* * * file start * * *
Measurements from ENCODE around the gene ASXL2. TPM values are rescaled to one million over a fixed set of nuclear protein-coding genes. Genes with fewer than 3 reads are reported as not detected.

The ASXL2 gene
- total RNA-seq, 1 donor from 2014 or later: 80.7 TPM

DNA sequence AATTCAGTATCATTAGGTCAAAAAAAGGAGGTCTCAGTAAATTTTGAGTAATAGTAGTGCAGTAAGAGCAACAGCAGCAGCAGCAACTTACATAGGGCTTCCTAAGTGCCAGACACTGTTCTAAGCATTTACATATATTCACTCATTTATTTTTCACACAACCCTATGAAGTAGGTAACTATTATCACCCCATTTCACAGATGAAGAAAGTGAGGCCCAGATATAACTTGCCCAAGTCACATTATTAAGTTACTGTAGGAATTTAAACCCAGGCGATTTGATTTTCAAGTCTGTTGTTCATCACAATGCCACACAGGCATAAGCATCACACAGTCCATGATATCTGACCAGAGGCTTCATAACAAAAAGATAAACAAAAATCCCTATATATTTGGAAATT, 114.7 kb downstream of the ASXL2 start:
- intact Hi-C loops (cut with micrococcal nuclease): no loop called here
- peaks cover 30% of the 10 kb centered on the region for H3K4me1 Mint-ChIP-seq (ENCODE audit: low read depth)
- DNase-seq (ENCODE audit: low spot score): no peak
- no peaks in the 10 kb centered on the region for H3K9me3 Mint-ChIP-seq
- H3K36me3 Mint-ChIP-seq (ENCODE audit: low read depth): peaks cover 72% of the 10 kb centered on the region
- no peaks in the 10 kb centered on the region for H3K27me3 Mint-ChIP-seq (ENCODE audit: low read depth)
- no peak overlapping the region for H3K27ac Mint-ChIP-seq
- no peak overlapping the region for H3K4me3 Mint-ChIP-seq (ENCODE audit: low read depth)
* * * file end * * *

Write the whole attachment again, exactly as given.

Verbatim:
Measurements from ENCODE around the gene ASXL2. TPM values are rescaled to one million over a fixed set of nuclear protein-coding genes. Genes with fewer than 3 reads are reported as not detected.

The ASXL2 gene
- total RNA-seq, 1 donor from 2014 or later: 80.7 TPM

DNA sequence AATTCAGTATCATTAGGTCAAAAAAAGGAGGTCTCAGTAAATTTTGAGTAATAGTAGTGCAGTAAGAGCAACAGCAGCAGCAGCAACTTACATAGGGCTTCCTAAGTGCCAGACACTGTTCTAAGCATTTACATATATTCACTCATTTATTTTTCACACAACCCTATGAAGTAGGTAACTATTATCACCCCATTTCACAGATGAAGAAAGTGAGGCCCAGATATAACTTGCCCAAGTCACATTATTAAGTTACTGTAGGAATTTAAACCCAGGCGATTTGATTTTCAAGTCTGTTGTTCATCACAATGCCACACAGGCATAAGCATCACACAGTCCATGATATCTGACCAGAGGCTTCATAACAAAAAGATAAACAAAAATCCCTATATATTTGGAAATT, 114.7 kb downstream of the ASXL2 start:
- intact Hi-C loops (cut with micrococcal nuclease): no loop called here
- peaks cover 30% of the 10 kb centered on the region for H3K4me1 Mint-ChIP-seq (ENCODE audit: low read depth)
- DNase-seq (ENCODE audit: low spot score): no peak
- no peaks in the 10 kb centered on the region for H3K9me3 Mint-ChIP-seq
- H3K36me3 Mint-ChIP-seq (ENCODE audit: low read depth): peaks cover 72% of the 10 kb centered on the region
- no peaks in the 10 kb centered on the region for H3K27me3 Mint-ChIP-seq (ENCODE audit: low read depth)
- no peak overlapping the region for H3K27ac Mint-ChIP-seq
- no peak overlapping the region for H3K4me3 Mint-ChIP-seq (ENCODE audit: low read depth)